On a monthly basis, consumer prices inched up 3.51 percent, after a 1.60 percent increase in the previous month. It is the highest monthly inflation rate since at least February 2010, mainly due to prices of food & non-alcoholic beverages (6.86 percent vs 3.30 percent), of which sifted maize flour (29.82 percent), Kales (sukuma wiki) (25.30 percent), potatoes (19.27 percent), loose maize grain (26.14 percent), flour (15.90 percent) and tomatoes (15.31 percent).


Friday March 29 2019
Kenya Inflation Rate Rises to 4.35% YoY in March
Kenya National Bureau of Statistics | Stefanie Moya | stefanie.moya@tradingeconomics.com

The annual inflation rate in Kenya rose to 4.35 percent in March 2019 from 4.14 percent in the previous month and above market expectations of 4.2 percent. Prices went up further mainly due to food & non-alcoholic beverages and transport.

Year-on-year, prices advanced at a faster pace for food & non-alcoholic beverages (2.84 percent from 1.09 percent in January); transport (10.08 percent from 9.56 percent); health (4.51 percent from 4.47 percent); and alcoholic beverages (7.71 percent from 7.33 percent). On the other hand, cost slowed for housing & utilities (8.19 percent from 12.35 percent); clothing & footwear (2.37 percent from 2.43 percent); furnishings & household equipment (2.95 percent from 3.03 percent); miscellaneous goods & services (3.15 percent from 3.16 percent); and recreation & culture (0.58 percent from 0.83 percent). Additionally, inflation was steady for restaurants & hotels (at 3.04 percent, the same as in February); communication (4.52 percent); and education (1.24 percent).

On a monthly basis, consumer prices increased 1.6 percent, after a 0.82 percent gain in February. It was the highest monthly inflation rate since April 2017, as main upward pressure came from cost of food & non-alcoholic beverages (3.30 percent from 1.70 percent), mostly due to the prevailing draught conditions causing the costs of some foodstuffs; and transport (0.42 percent from -0.50 percent), due to a rise in pump prices of petrol and diesel. Meanwhile, cost of housing & utilities fell 0.06 percent, after rising 0.12 percent in February, mainly due to lower cost of electricity which outweighed increase in house rents and cooking fuels.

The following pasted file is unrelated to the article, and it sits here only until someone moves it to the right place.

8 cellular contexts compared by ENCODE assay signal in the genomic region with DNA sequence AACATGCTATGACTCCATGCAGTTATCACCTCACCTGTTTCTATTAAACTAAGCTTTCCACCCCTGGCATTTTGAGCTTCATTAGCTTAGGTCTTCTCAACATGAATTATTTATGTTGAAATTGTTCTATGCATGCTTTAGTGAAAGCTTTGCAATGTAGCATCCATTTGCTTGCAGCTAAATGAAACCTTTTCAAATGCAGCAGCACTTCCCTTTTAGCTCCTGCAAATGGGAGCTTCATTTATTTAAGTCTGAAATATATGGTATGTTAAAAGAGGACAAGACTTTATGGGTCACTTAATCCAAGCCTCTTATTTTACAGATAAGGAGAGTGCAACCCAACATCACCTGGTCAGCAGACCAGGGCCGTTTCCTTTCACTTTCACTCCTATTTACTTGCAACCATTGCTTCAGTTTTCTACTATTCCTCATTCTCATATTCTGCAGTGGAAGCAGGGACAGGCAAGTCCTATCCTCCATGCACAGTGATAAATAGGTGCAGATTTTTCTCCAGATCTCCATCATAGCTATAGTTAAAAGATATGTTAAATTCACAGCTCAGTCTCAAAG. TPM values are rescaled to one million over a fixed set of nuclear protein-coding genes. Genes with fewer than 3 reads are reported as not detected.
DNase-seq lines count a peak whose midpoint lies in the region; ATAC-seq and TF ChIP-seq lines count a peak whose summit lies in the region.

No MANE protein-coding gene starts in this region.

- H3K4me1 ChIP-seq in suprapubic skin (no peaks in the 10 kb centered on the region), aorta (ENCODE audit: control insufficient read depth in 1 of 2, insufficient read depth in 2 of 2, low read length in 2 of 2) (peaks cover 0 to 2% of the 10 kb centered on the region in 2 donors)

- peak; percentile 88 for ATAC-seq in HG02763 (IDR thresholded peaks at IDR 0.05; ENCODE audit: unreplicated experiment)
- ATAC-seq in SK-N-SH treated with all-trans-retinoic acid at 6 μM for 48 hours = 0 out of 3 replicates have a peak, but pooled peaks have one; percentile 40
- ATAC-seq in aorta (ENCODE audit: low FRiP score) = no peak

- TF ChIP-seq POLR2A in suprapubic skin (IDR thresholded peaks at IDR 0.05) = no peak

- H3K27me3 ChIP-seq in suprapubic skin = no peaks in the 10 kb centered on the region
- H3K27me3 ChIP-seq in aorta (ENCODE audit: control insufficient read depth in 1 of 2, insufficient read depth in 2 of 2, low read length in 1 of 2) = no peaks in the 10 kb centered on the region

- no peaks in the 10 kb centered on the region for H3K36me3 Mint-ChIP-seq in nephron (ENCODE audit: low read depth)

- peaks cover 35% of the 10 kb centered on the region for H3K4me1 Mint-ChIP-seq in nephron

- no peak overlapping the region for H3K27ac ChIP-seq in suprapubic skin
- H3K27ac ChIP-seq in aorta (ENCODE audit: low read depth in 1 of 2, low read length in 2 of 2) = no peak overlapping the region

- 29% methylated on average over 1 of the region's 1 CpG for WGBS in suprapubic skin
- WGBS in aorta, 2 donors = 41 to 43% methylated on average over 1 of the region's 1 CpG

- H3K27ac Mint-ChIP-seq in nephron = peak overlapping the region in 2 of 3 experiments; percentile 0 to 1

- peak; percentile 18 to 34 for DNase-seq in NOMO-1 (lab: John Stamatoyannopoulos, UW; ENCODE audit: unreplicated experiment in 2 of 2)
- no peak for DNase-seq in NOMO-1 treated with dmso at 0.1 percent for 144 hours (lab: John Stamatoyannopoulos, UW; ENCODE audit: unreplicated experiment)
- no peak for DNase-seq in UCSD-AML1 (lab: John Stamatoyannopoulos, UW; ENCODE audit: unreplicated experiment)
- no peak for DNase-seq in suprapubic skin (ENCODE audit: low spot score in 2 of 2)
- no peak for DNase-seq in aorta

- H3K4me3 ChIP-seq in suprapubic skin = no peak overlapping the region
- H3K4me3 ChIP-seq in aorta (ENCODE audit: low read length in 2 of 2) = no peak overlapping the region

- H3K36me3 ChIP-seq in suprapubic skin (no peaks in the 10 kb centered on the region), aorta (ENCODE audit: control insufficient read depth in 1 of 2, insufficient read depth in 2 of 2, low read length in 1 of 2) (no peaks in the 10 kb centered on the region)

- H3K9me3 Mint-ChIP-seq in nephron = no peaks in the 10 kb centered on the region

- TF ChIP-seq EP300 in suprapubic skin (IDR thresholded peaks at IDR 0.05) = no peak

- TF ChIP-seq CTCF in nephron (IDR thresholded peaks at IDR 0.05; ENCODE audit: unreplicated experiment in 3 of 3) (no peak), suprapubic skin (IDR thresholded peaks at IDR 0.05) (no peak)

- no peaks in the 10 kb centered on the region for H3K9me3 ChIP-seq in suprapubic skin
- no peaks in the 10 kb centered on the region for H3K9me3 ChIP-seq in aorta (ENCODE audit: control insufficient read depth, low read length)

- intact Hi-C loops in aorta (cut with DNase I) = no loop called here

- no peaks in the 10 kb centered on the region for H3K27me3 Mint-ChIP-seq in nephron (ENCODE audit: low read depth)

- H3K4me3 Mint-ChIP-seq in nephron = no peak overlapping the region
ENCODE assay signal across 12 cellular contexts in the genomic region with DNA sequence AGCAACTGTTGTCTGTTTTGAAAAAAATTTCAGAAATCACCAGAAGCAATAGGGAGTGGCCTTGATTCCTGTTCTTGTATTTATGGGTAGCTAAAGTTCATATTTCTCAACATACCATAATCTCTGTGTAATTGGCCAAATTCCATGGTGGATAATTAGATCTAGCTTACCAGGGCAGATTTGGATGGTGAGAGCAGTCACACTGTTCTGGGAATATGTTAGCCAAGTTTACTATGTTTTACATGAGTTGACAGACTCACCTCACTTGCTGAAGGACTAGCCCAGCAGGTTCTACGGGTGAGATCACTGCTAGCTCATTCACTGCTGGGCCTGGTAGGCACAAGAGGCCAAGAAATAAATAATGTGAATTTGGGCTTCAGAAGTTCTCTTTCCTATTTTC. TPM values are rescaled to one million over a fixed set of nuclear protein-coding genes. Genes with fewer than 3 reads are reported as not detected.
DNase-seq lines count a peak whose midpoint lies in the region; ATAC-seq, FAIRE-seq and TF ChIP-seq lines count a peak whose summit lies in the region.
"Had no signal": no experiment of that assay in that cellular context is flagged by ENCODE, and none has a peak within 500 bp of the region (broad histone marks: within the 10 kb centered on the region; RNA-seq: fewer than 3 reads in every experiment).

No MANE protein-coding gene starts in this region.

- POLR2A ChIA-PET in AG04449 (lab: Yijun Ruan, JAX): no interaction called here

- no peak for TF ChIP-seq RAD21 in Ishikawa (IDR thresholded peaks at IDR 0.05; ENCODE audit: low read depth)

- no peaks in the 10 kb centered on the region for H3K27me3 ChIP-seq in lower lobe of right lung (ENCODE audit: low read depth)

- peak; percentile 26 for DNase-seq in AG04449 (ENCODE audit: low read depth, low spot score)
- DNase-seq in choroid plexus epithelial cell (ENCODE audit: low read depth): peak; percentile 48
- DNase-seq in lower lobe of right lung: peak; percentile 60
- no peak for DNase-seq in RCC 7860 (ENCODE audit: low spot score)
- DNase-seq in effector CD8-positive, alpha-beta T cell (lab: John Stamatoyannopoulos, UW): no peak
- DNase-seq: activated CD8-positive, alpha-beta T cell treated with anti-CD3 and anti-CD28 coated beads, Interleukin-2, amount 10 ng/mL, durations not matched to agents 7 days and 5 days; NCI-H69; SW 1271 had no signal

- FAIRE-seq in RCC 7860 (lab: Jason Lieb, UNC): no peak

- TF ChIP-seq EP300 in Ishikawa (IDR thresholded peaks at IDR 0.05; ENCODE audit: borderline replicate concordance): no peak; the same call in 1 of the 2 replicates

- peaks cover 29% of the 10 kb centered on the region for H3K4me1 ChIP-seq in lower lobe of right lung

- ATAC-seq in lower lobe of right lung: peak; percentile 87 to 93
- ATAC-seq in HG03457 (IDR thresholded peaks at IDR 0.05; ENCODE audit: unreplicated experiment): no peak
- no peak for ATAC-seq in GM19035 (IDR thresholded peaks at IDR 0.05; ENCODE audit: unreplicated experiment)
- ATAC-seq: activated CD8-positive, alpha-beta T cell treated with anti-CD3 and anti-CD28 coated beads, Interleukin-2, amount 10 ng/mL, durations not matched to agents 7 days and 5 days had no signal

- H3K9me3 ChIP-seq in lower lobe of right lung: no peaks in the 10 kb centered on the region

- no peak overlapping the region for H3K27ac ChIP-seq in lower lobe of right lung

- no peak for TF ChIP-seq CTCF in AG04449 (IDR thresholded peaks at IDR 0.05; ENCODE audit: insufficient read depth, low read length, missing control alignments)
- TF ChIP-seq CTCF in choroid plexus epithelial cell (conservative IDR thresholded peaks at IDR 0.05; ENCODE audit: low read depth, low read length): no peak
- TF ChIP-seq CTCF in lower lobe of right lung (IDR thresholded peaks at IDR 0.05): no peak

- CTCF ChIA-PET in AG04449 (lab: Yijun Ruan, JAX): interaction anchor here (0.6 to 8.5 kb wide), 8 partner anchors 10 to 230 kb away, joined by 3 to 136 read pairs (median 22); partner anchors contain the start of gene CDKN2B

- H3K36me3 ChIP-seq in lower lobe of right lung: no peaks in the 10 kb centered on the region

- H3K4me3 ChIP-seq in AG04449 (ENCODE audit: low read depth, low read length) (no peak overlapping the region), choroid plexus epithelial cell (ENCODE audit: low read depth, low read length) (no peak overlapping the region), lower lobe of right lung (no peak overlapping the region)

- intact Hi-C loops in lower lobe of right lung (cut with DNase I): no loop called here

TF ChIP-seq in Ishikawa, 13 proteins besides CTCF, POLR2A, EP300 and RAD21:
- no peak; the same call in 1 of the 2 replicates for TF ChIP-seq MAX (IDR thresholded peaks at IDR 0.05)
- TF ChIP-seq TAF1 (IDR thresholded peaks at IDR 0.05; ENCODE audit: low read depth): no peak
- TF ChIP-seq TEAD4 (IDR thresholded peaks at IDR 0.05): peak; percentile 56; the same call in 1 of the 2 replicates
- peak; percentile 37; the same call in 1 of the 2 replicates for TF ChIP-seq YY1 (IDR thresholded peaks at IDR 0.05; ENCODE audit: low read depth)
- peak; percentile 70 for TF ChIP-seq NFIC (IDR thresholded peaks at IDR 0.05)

Wednesday March 27 2019
Kenya Leaves Key Interest Rate Steady at 9%
Central Bank of Kenya | Luisa Carvalho | luisa.carvalho@tradingeconomics.com

The Central Bank of Kenya held its benchmark interest rate unchanged at 9 percent at its March 27th 2019 meeting reflecting domestic macroeconomic stability, sustained optimism on the economic growth prospects despite the delayed onset of the long rains in parts of the country, a gradual rise in international oil prices and the weakening of global growth. The MPC noted that inflation expectations remained well anchored within the target range, and that the economy was operating close to its potential.

Excerpts from the MPC Press Release:

Month-on-month overall inflation remained within the target range in January and February 2019, largely due to stable food prices, lower electricity and fuel prices, and muted demand driven inflationary pressures. Overall inflation declined to 4.1 percent in February from 4.7 percent in January. Non-food-non-fuel (NFNF) inflation remained below 5 percent, indicating that demand pressures in the economy were muted. The rise of international oil prices may exert moderate upward pressure on prices of fuel. However, overall inflation is expected to remain within the target range in the near term, in part due to adequacy of food supplies and lower electricity prices with the reduced usage of expensive power sources.